The Chair Project
by Nic Olson
Long before summer hit us with its tube-top good times, but after the snow had melted and evaporated, I found this chair. I had put in a morning volunteering at Carmichael Outreach, came out the back door to see a beat up white chair upside-down in the trash barrel, ready to be taken to the city dump to be buried with shitty diapers and half-eaten pizza pops. The bottom right rung was snapped off. The chair was unloved. Instead of letting it be disrespected, I strapped it onto the handlebars of my bicycle and rode home. On the way I picked up a garbage bag filled with recyclables to fully adopt the poverty stereotype, and rode home talking to myself and chuckling.
After six layers of paint that I stripped with some environmentally-friendly goop and a few paint scrapers I couldn’t figure out why a person would paint such a chair in the first place, and why they decided they needed to do it five more times, from blue to yellow to white to powder blue to seafoam green to white again. The pressed-back was strangled by the paint. Painting things; walls, furniture, teeth, cars, faces, has never computed with me. A temporary, always artificial facade that hides only the truth of natural aesthetic. Truth is better than beauty. Like I’ve said since I was an obnoxious pre-teen: dyeing your hair is living a lie. Painting your chair is as good as murder. Make-up on a girl’s face is often great, but always unnecessary. But alas, I am simply a peasant with no taste.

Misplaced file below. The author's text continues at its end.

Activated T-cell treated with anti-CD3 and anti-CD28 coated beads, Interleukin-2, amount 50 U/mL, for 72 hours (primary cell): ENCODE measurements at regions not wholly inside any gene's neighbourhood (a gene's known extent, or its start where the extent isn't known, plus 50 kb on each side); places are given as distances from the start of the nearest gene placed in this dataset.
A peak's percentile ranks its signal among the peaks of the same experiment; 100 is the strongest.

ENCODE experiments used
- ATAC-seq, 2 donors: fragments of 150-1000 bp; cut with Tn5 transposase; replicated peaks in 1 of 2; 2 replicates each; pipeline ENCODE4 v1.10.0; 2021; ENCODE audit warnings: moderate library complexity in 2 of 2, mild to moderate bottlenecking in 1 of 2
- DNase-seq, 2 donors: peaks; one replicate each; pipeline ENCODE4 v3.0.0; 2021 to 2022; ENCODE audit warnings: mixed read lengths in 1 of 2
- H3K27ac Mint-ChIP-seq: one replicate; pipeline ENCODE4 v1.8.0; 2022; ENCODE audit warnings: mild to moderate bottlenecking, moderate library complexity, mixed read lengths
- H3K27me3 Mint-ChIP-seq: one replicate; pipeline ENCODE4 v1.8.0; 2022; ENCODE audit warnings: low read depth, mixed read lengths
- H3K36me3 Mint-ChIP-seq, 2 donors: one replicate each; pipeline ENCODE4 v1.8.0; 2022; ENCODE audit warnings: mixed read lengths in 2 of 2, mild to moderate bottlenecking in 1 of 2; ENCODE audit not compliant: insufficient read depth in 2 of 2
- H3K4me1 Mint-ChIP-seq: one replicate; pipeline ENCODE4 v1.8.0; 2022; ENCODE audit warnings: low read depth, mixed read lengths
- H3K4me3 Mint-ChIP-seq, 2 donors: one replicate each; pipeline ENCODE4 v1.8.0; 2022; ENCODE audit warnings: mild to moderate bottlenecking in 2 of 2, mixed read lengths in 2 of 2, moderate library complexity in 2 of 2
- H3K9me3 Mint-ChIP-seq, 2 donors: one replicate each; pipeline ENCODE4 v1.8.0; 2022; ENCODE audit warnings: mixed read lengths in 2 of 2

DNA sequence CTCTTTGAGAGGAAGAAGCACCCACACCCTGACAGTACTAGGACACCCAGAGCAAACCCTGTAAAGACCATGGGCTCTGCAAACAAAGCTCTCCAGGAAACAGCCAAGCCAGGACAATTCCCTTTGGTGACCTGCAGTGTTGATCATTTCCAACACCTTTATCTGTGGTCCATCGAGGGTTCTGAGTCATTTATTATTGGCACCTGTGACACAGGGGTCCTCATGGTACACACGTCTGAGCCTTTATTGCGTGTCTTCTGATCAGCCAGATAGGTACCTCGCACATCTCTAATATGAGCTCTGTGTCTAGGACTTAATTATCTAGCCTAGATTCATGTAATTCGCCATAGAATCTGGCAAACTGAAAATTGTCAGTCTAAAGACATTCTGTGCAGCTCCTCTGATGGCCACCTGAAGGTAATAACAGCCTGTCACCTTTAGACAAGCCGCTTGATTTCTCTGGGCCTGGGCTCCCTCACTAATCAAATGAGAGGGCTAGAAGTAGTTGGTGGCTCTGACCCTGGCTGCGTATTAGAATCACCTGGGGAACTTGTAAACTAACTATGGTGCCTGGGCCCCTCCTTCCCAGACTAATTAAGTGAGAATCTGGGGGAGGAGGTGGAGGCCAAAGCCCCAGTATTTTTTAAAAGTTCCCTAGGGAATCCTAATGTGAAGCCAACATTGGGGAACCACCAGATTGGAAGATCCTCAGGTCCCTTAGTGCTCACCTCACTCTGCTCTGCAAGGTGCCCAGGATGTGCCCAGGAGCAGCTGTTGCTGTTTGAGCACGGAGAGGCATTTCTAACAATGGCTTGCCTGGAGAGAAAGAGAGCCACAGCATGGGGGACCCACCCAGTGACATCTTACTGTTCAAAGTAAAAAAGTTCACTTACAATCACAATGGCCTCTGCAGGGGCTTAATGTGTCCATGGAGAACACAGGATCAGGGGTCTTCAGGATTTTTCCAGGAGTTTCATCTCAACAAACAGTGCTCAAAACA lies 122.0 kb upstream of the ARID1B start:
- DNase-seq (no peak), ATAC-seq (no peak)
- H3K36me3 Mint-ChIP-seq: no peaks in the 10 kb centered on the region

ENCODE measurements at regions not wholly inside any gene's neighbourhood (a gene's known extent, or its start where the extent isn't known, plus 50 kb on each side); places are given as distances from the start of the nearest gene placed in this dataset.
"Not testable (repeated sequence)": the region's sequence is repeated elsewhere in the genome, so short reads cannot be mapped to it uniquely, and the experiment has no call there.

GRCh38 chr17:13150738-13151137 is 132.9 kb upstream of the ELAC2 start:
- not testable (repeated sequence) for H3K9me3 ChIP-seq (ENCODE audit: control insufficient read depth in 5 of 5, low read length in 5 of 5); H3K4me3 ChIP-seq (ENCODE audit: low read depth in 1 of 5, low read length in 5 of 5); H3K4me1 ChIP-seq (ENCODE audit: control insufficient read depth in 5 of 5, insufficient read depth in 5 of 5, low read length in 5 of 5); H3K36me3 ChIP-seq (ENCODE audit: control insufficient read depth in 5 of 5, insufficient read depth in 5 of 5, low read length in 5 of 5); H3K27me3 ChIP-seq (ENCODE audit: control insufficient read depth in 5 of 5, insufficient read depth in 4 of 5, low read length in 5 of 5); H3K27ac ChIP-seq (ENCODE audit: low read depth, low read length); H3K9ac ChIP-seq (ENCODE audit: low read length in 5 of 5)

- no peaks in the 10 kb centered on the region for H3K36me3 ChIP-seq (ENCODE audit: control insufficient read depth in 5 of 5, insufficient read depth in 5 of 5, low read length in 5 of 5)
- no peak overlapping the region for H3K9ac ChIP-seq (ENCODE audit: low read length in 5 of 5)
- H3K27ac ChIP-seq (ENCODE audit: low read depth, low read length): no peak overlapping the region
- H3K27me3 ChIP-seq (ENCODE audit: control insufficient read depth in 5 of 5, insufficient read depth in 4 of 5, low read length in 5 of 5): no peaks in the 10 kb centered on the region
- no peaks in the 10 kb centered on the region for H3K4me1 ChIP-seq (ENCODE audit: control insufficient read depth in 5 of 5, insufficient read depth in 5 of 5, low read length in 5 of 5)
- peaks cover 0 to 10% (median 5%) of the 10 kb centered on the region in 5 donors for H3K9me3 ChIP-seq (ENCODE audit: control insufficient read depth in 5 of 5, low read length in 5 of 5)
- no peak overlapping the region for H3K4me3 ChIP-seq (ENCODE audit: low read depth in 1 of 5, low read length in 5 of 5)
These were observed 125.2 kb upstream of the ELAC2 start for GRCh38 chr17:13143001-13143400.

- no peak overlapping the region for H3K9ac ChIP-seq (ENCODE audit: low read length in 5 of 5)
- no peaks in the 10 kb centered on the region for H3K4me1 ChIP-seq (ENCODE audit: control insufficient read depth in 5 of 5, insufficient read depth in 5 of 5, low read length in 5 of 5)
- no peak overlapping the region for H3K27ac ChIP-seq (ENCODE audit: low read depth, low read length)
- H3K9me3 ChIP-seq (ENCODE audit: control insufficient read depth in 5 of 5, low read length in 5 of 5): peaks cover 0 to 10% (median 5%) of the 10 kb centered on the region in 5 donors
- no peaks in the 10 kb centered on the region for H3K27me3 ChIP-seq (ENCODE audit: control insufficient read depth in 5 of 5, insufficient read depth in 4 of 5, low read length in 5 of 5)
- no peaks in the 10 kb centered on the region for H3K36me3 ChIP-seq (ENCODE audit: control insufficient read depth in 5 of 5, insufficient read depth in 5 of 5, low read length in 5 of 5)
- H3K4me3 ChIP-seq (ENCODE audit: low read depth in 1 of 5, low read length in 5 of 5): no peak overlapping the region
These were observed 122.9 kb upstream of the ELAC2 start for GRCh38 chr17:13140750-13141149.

Regardless, my chair now sits in my basement prison as just one more thing that isn’t anywhere near as comfortable as a beanbag, just one more apparatus to hang clothes off of. I only hang clothes off of antique furniture, restored by the hands of a skilled craftsman. The project is finished, the chair is functional and I have learned nothing but the fact that seeing through to the end of a project is an infinitely difficult task for me. Must be a lack of character.